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|Title:||Multi-criterion GIS-based Assessment of Wetlands: Clarence Catchment, Australia||Contributor(s):||Liu, Canran (author); Frazier, Paul (author); Kumar, Lalit (author) ; Macgregor, Catherine Morrans (author); Blake, Nigel (author)||Publication Date:||2005||Handle Link:||https://hdl.handle.net/1959.11/11594||Abstract:||The Clarence River catchment with an area of 22 700 km² is the largest coastal catchment in NSW. The catchment contains many wetlands that provide critical habitat to a great diversity of plants, invertebrates, fish, birds, and mammals. They serve as nursery grounds for many economically important fish species. But many of the wetland areas in the Clarence catchment are under threat from development. The Upper North Coast Catchment Management Board blueprint targets the identification and prioritisation of wetlands for rehabilitation as an important priority for management in the Clarence River Catchment. However, there is a lack of objective information on wetland condition or importance that could be used to inform management decisions. In this study a GIS-based wetland assessment and rehabilitation prioritization methodology was developed. 14 GIS datasets that describe: wetland location and character; protected areas; and potential threats were collated and registered to a common mapping system (UTM 56). With the aid of a wetland assessment expert these datasets were processed to create 16 wetland assessment variables. The wetland expert then provided a weighting for each variable according to the direction and magnitude of the likely influence it may have on wetland condition. For example the wetlands that fall under RAMSAR protection were weighted as highly protected, while wetlands that were heavily affected by hydrological modification were weig hted as highly vulnerable. Finally, a multi-criterion decision-making method, TOPSIS (the Technique for Order Preference by Similarity to Ideal Solution) was used to integrate the variables, ranking the wetlands according to their distance from both the worst condition and the best condition. Once the TOPSIS program was constructed a number of scenarios were run to appraise the condition of each wetland and determine the priority for rehabilitation. To assess the robustness of the method a sensitivity analysis was conducted comparing the result of different weightings, distance measures and normalization techniques. The results of this analysis show that the method is robust even though parameters like variable weightings are necessarily subjective. It is concluded that the methodology developed in this study is a fast, cost-effective, and flexible wetland assessment and prioritization approach. It provides a screening tool to help prioritize wetlands for further investigation.||Publication Type:||Conference Publication||Conference Name:||SSC 2005: 2nd national biennial Conference of the Spatial Sciences Institute - Spatial Intelligence, Innovation and Praxis, Melbourne, Australia, 12th - 16th September, 2005||Source of Publication:||Spatial Sciences Institute National Biennial Conference (SSC 2005) Final Program and Abstract Book, p. 89-89||Publisher:||Spatial Sciences Institute||Place of Publication:||Melbourne, Australia||Field of Research (FOR):||050205 Environmental Management||HERDC Category Description:||E3 Extract of Scholarly Conference Publication||Statistics to Oct 2018:||Visitors: 232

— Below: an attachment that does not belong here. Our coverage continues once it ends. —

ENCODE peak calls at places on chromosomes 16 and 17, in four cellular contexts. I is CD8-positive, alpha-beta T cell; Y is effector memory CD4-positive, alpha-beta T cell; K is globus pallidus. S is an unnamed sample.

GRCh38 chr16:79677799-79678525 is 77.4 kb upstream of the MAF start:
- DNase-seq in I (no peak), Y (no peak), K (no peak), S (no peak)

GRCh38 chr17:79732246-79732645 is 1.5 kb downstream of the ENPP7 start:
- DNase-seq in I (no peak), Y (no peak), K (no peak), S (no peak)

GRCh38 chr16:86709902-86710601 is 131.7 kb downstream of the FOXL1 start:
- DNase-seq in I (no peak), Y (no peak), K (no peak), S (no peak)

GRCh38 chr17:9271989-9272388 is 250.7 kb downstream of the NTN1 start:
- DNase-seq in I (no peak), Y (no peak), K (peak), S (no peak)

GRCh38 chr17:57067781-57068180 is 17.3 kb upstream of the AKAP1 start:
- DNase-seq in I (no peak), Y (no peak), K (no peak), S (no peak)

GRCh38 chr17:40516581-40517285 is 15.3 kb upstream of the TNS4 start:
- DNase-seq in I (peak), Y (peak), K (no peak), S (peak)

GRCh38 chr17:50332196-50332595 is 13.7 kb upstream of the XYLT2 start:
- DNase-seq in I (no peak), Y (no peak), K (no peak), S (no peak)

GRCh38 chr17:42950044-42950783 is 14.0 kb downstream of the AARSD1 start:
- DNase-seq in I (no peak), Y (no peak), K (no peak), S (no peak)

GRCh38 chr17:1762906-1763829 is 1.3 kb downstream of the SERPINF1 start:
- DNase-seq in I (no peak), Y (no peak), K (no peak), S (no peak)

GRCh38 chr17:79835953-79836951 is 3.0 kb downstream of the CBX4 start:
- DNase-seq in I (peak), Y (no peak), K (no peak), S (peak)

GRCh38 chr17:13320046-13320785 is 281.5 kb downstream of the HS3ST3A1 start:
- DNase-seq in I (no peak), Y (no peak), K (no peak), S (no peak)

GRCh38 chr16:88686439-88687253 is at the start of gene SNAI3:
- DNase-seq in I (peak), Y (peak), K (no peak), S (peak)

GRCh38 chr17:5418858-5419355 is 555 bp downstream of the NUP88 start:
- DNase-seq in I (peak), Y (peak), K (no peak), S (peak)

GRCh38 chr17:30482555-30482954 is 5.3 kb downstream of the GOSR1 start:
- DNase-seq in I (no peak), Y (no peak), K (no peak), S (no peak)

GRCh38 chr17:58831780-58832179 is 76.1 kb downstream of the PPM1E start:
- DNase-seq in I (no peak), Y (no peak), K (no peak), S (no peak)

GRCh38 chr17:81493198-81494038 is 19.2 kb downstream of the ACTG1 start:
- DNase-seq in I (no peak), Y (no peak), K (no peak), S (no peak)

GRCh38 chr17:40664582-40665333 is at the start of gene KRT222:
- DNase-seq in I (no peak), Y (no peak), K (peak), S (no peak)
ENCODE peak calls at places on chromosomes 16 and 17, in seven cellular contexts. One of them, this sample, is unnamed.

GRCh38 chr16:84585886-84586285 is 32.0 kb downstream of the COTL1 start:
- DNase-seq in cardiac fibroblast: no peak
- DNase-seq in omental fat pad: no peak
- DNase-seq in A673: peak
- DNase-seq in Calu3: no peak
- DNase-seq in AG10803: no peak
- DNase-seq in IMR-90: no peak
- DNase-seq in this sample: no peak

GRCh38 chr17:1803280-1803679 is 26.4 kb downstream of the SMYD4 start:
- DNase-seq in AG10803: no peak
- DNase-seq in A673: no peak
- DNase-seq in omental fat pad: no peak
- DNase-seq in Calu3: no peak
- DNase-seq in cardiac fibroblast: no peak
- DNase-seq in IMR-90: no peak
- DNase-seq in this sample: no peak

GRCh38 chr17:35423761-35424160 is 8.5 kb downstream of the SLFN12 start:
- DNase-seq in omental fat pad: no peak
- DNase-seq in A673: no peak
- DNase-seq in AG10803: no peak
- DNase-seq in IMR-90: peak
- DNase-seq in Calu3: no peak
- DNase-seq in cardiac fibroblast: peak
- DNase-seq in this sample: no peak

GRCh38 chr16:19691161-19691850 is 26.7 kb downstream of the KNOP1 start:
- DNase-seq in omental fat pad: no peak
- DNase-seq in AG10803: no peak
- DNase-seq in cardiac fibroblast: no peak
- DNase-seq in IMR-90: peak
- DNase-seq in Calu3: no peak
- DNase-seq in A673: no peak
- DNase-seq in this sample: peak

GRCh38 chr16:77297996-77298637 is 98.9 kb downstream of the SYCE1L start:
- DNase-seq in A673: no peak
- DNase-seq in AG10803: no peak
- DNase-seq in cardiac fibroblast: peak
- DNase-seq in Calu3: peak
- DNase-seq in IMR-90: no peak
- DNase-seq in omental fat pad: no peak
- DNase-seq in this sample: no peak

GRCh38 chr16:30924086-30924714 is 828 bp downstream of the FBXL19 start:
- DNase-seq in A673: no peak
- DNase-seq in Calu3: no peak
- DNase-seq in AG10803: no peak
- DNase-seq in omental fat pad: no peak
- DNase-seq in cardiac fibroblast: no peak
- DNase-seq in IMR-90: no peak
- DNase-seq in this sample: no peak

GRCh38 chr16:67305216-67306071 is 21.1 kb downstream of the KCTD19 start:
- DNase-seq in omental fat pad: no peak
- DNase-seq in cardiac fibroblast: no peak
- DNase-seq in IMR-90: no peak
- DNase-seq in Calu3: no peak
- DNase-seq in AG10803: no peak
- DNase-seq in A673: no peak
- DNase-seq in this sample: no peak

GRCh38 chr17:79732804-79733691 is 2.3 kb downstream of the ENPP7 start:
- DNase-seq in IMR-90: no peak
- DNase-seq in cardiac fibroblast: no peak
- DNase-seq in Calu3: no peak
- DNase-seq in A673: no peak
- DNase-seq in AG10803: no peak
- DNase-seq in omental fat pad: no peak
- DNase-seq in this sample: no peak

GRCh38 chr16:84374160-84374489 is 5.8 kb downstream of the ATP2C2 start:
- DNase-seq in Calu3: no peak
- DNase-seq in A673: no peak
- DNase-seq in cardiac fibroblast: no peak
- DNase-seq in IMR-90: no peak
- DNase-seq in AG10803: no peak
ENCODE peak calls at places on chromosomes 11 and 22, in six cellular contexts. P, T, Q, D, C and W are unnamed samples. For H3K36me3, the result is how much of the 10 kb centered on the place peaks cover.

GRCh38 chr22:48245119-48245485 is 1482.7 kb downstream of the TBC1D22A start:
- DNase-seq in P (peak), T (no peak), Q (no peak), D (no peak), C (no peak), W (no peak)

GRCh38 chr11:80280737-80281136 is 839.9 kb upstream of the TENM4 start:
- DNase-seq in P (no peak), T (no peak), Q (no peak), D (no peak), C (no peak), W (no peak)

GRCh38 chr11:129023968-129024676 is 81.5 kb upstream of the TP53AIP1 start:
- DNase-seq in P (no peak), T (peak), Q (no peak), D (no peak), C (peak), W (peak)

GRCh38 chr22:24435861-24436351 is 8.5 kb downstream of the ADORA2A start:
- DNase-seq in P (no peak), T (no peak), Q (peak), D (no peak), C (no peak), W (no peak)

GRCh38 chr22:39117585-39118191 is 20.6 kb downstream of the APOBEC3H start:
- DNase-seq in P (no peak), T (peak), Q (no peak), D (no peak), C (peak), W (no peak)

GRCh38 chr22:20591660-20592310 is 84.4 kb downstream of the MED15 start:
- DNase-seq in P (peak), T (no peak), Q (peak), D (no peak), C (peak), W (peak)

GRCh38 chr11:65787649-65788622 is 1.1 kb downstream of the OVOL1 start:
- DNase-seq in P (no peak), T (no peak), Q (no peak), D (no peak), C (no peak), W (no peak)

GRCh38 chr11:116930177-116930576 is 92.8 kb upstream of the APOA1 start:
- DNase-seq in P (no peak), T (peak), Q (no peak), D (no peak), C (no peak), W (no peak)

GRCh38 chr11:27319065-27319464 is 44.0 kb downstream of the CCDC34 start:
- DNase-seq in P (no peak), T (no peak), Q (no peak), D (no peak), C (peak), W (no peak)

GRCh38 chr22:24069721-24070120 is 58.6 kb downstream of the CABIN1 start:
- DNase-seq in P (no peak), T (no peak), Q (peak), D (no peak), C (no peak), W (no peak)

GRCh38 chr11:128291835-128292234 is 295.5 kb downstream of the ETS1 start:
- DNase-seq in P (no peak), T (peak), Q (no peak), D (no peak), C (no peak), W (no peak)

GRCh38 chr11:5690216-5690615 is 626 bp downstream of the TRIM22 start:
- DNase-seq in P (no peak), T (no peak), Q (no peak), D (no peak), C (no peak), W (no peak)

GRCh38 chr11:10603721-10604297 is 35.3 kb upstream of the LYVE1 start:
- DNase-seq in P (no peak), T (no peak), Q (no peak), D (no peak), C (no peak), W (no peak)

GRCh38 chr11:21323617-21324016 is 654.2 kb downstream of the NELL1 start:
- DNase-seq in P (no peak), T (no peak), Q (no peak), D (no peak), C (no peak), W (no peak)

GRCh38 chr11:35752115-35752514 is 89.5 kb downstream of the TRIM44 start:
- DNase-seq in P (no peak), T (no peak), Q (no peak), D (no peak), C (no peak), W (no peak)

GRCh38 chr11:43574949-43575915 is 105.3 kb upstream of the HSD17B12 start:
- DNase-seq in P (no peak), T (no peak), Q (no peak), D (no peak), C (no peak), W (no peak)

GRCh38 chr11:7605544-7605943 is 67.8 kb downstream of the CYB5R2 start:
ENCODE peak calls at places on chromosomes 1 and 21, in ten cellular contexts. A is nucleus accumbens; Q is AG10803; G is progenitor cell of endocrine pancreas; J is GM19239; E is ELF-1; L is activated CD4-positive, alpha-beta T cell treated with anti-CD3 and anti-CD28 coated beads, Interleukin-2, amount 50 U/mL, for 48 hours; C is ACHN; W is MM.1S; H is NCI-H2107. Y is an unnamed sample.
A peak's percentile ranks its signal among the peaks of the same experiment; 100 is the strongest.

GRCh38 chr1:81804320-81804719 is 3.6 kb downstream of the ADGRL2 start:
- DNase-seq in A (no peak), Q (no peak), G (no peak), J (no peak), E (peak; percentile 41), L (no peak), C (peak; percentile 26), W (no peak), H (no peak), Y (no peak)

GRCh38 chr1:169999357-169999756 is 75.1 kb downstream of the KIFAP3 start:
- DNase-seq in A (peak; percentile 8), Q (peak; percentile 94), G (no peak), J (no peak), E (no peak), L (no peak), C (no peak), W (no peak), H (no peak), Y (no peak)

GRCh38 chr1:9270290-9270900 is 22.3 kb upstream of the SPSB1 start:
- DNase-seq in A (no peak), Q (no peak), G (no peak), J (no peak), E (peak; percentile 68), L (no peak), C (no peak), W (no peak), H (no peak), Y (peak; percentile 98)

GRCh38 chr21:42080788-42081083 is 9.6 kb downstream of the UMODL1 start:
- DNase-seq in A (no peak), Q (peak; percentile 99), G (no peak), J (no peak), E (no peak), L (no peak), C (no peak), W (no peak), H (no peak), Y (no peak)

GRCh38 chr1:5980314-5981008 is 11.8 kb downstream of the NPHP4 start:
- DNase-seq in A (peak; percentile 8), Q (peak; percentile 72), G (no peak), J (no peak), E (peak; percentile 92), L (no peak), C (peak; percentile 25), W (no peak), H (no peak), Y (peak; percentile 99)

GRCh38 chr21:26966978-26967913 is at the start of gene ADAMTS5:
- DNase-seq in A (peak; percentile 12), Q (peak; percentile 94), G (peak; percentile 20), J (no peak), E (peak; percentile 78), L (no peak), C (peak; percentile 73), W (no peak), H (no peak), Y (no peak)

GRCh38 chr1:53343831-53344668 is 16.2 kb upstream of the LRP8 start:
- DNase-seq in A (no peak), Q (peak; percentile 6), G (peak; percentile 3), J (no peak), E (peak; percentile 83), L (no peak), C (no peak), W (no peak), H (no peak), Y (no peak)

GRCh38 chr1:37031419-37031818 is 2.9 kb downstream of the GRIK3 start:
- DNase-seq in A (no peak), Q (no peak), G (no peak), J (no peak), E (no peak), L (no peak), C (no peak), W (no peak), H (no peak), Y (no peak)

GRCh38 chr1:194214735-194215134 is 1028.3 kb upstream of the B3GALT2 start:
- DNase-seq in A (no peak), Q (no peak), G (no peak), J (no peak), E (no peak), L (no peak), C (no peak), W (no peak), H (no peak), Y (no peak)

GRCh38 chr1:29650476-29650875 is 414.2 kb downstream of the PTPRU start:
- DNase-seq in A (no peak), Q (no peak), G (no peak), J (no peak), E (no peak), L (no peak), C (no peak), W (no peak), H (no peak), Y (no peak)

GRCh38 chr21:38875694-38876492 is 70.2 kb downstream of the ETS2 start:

|Appears in Collections:||Conference Publication|
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